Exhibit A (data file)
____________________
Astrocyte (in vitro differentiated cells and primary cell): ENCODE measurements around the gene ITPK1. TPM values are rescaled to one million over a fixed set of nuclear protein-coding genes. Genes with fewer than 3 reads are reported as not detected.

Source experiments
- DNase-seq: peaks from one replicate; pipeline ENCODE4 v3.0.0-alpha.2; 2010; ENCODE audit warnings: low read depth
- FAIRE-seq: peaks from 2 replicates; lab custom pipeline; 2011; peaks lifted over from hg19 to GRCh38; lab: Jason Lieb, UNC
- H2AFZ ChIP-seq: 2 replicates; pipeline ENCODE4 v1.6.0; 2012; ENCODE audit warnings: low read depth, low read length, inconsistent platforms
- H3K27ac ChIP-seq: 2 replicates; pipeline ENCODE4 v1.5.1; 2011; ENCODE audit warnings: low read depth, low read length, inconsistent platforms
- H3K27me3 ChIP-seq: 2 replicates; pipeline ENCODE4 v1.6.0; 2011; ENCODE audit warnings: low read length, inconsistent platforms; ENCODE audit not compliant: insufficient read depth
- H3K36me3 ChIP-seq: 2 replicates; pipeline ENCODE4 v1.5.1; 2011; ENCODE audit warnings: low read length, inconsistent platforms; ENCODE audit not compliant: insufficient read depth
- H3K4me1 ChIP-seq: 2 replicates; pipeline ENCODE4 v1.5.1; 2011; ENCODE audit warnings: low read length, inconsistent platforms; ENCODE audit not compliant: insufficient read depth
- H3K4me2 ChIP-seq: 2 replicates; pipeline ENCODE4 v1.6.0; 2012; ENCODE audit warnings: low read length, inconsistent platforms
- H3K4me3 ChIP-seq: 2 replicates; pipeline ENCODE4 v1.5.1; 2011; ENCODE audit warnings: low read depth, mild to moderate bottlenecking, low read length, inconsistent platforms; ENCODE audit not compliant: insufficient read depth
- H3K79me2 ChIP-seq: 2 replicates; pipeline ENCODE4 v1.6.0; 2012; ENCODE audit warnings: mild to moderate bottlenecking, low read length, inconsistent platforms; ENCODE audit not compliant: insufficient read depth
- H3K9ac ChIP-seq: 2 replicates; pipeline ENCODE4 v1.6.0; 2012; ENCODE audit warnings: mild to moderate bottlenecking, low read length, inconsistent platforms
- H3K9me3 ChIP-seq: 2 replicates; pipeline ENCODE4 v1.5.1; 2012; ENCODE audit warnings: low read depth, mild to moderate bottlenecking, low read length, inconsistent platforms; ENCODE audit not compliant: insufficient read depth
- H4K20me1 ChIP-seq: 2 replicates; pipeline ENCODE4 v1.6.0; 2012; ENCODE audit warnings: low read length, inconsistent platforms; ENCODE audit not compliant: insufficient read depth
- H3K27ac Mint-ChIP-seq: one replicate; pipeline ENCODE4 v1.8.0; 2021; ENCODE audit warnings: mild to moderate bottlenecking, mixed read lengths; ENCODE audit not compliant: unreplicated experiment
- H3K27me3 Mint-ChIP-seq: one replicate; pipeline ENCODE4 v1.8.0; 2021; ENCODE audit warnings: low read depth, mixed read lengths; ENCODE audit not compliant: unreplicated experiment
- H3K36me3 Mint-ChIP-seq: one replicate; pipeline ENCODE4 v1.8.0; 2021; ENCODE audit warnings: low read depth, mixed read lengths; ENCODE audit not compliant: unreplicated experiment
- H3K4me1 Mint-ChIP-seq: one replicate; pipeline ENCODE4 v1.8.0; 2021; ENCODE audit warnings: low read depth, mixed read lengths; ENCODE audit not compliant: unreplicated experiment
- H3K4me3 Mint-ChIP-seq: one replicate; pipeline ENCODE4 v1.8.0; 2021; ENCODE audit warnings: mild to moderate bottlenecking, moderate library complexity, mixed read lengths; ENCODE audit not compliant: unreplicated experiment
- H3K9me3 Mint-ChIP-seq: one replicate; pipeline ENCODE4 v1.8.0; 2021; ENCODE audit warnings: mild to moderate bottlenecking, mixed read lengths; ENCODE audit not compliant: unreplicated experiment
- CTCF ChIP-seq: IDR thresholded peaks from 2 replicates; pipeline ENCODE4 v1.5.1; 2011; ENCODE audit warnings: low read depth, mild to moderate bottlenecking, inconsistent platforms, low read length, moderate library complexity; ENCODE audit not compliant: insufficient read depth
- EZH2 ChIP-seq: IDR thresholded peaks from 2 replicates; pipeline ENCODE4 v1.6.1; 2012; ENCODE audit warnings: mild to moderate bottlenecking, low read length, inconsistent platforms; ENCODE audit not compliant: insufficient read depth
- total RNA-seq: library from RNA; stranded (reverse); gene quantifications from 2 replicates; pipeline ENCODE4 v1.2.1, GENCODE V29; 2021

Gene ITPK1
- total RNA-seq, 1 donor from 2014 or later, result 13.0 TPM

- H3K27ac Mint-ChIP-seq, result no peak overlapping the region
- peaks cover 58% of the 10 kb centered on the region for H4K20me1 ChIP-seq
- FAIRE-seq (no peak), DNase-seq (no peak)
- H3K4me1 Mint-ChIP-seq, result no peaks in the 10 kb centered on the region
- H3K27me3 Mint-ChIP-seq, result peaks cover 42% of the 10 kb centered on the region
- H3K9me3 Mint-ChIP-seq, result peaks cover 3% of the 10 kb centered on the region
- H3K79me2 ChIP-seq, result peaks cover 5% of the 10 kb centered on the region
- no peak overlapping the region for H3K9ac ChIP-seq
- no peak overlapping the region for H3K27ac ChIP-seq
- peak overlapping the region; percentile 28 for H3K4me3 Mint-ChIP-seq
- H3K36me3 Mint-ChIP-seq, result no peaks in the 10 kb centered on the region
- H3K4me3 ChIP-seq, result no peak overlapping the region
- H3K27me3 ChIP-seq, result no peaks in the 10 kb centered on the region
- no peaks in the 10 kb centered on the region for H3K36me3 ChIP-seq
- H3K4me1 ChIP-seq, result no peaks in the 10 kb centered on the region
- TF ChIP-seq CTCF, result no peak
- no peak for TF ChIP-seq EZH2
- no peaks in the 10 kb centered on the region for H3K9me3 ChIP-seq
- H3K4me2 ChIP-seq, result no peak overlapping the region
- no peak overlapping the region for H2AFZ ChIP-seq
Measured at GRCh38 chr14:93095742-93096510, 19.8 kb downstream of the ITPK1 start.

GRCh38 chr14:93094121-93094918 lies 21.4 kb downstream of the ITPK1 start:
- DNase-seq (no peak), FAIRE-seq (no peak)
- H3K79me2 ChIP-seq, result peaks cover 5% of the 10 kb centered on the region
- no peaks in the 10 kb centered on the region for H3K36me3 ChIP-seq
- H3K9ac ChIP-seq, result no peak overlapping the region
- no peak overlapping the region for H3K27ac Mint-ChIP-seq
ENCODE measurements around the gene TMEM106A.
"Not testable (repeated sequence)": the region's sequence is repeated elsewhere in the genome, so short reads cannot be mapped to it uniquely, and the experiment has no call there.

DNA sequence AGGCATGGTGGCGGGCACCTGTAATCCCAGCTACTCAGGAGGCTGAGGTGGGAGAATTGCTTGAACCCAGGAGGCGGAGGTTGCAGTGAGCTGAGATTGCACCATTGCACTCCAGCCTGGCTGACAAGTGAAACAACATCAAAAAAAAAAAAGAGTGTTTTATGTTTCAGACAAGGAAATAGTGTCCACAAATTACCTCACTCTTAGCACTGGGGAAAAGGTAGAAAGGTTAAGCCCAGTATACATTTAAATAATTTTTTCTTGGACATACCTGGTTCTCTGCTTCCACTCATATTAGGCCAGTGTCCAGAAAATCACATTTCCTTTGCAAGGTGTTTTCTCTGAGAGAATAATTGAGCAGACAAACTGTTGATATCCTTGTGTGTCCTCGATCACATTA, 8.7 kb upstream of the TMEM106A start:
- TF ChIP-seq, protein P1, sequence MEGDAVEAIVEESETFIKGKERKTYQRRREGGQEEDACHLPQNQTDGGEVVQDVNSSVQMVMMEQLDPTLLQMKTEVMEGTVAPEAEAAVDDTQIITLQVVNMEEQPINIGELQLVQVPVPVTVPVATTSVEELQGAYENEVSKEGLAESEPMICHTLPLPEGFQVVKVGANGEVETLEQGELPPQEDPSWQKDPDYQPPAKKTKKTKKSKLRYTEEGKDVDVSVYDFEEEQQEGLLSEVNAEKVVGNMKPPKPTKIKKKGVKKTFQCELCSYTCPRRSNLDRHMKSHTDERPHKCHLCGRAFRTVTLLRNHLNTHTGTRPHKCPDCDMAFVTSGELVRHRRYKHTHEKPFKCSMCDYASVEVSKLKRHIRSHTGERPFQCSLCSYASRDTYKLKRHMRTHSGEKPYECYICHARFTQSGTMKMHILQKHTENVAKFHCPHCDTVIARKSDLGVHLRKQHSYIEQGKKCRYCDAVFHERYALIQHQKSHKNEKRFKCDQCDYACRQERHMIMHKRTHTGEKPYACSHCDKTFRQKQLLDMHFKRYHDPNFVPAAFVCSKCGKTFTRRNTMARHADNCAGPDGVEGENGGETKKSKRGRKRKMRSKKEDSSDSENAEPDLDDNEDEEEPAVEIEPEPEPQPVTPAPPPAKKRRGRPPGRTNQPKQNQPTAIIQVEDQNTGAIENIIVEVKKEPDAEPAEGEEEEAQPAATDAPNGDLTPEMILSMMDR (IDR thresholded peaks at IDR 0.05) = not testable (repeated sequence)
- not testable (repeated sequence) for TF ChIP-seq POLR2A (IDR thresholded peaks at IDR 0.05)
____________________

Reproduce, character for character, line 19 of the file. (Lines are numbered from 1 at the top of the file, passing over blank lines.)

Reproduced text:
- H3K4me1 Mint-ChIP-seq: one replicate; pipeline ENCODE4 v1.8.0; 2021; ENCODE audit warnings: low read depth, mixed read lengths; ENCODE audit not compliant: unreplicated experiment